Personally Yours, Beatle Brunch Fans …
an article written by Keith Elliott Greenberg, author of the book:

December 8, 1980 The Day John Lennon Died.

The sign in front of the Dakota reads, “AUTHORIZED PERSONS ONLY BEYOND THIS POINT.” I study it, read it over, walk a few paces down the block, double back and scrutinize it again.

Had the rule been enforced in 1980, Mark David Chapman would never have had the opportunity to lurk in the shadows of the archway leading to the entrance of the historic building, and fire five hollow point bullets at the back of his onetime idol, John Lennon.

Chapman, I’m convinced, was mentally ill. For whatever reason, he blamed his various shortcomings on Lennon, and had made at least one prior trip to New York to slay the former Beatle. He was also a proponent of Herostratic fame – named for Herostratus, the arsonist who torched the Temple of Artemis, one of the Seven Wonders of the Ancient World, in 356 BC – or infamy at any cost.

Sadly, with this one act of violence, he succeeded. As a result, when I was doing interviews related to the hardcover release of my book, December 8, 1980: The Day John Lennon Died two years ago, a number of radio stations asked that I refrain from mentioning the killer’s name; he was already infamous enough, and listeners preferred to hear about John.

Obviously, if it weren’t for Chapman, there never would have been a sign restricting the movements of the curious in front of the Dakota. On a chilly October afternoon, as regular New Yorkers patiently wait for the M-72 bus a few feet away, a dozen or so tourists line up to photograph the wrought iron gate leading to the building’s reception area – the spot where Lennon collapsed following the attack.

The doorman and I make eye contact, and joke about the fact that, in this modern age, his face appears in hundreds, if not thousands, of social media photos. The most common question he hears: “Where did it happen?”

When I wrote December 8, 1980: The Day John Lennon Died, I realized there was more to that inquiry. People wanted to know how – and, particularly, why – the tragedy occurred. I told the story from a New York-centric point of view, describing not only the activities of Lennon, Chapman and the other Beatles that day, but others who’d find themselves pulled into the story: the mayor, the police officer who rushed to the crime scene, the neighbor whose husband dialed 911, the guy being treated for a broken leg at St. Luke’s-Roosevelt Hospital when the singer’s body was brought into the emergency room.

Now that the paperback edition is available, I find myself recounting these stories, as well as many others I’ve heard from fans about their December 8, 1980 experiences. Some are mildly amusing – a friend related that, at dinner that night, he told his father about his preference for Paul McCartney, and continues to feel guilty about it – but there’s an underlying sadness behind every tale, and a feeling of communal grieving that has not diminished after more than three decades.

From the Dakota, I cross the street to Central Park, passing an entranceway jammed with pedicabs, or rickshaws, and turn onto the short, winding path to Strawberry Fields, the 2.5-acre, landscaped memorial to the Liverpudlian who came to love New York. Thirty-two years ago, I walked a similar path into the park, joining 225,000 other fans at a vigil less than a week after the murder. For ten minutes, all of us were silent, some lost in prayer or meditation, the rest in our memories of John and his music. There was sorrow, of course, but comfort in unanimity – the fact that we’d all literally come together over him.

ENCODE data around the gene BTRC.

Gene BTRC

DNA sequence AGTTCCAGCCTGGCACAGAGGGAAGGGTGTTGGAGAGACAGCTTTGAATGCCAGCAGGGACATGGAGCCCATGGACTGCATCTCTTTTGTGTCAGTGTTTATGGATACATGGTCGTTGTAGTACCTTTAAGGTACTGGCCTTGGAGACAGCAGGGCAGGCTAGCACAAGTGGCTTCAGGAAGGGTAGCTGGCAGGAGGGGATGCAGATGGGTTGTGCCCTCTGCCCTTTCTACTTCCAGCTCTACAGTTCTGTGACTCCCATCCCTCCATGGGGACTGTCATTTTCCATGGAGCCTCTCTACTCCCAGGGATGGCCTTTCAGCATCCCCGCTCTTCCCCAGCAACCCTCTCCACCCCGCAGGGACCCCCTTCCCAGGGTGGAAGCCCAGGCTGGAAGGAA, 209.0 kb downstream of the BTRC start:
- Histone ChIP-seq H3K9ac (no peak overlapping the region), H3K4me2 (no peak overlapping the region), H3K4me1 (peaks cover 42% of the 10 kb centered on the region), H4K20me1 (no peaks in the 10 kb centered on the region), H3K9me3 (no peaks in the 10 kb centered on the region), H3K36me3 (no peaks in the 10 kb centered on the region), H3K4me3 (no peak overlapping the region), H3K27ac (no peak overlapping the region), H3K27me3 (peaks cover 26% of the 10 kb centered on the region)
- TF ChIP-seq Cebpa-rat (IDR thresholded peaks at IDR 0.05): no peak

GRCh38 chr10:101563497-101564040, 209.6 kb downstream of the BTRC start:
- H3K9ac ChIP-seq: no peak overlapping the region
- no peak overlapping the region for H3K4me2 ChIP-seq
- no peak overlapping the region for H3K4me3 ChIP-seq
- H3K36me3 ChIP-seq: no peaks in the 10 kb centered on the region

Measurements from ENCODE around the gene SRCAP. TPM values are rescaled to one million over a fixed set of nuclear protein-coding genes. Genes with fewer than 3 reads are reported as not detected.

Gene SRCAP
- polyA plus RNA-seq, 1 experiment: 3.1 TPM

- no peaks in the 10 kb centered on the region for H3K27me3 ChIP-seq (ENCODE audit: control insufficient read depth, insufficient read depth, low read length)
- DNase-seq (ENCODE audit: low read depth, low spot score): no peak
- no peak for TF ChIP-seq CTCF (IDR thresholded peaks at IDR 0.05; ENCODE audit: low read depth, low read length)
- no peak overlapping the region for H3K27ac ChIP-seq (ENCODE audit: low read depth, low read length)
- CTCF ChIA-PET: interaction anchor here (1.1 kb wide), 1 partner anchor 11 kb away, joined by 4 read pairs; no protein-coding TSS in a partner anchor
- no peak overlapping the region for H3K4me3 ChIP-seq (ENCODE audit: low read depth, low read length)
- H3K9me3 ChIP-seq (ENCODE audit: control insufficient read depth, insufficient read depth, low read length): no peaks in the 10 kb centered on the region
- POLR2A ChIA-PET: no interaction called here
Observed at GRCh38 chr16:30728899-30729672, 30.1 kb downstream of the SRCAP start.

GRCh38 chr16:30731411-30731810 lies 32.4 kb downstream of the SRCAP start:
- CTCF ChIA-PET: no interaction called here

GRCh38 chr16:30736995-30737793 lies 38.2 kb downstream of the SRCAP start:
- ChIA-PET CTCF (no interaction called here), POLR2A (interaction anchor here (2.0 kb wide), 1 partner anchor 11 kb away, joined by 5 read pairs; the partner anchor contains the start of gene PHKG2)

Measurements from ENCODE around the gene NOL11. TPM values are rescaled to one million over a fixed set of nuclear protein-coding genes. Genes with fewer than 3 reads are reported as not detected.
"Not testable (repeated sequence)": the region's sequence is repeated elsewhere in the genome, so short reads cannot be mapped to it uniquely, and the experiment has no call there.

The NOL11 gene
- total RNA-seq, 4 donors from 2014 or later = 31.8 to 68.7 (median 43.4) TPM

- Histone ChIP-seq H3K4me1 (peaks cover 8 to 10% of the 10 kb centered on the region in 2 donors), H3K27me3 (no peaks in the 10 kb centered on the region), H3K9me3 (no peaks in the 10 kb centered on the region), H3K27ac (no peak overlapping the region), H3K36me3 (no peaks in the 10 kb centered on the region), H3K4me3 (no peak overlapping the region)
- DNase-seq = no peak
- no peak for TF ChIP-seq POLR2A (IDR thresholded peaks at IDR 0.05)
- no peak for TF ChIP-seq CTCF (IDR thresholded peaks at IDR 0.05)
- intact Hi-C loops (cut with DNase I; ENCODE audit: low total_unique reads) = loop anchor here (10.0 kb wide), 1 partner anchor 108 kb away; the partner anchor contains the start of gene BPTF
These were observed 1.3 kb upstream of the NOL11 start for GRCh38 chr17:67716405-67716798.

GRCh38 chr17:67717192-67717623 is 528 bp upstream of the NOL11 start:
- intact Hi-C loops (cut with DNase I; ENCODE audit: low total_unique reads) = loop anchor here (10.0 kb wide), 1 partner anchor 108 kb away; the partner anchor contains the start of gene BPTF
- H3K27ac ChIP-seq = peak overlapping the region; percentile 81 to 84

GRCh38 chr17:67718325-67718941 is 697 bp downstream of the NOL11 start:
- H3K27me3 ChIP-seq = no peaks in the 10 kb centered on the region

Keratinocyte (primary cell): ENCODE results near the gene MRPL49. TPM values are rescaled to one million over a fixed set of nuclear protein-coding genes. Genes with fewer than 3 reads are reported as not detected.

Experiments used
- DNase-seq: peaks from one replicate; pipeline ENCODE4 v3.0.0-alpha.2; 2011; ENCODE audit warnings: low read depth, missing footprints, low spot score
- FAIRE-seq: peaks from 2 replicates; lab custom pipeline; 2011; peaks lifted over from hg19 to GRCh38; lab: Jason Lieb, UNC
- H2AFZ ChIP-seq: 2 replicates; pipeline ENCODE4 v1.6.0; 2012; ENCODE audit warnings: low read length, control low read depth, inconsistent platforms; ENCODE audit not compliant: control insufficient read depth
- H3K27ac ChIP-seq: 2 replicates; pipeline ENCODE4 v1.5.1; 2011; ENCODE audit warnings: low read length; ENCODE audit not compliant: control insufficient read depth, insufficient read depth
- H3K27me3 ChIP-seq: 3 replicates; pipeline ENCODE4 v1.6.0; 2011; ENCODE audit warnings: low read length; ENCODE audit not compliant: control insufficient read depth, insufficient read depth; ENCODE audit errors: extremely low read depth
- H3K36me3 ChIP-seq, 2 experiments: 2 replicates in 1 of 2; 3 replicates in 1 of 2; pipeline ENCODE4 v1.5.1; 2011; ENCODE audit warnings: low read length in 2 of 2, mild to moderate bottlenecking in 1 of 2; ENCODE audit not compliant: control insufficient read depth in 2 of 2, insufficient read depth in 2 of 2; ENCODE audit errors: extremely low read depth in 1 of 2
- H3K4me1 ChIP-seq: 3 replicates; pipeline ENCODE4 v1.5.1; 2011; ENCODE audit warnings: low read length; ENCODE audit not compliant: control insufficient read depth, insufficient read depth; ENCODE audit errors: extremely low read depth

This time, I have my eight-year-old daughter, Summer, with me and we ponder the focal point of Strawberry Fields, the circular mosaic of inlaid stones, highlighted by the title of Lennon’s most significant song, “IMAGINE.” When she asks why this particular word, I explain how John – a turbulent guy himself -- asked us to imagine a world that was truly and utterly peaceful.

The 50 or so people gathered at the memorial appear to be aspiring to that goal. They chat quietly, smile at each other, introduce themselves. I noticed that someone has placed a pair of National Health glasses – Lennon’s trademark – on top of the mosaic, along with two mini yellow submarines, and a stuffed strawberry with the letters “JL” embroidered on top.

Everybody has a story about John, and the way he affected them. Michele Polan shows me a portfolio of her artwork. She started drawing the individual Beatles at the height of Beatlemania, and they remain among her favorite subjects. An hour before the shooting, she tells me, she decided to listen to Abbey Road on her turntable, and, even now, gets a chill when she contemplates how Lennon lost his life while he was so prominent in her thoughts.

“It’s kind of sad being here,” she says. “I think of him still.”

Two guitars are produced, and a small crowd congregates around a bench. Interestingly, the performers choose a Bob Marley tune, but its theme is consistent with the mood.

Every little thing gonna be alright,” sings Barry White from the Bronx.

His partner Craig James, lives walking distance from Strawberry Fields, and appears to bask in its serenity. “We come here to give and take energy from this beautiful place,” he reflects. “We come to celebrate music. We come to remember John Lennon.

He had a lot more to give.”

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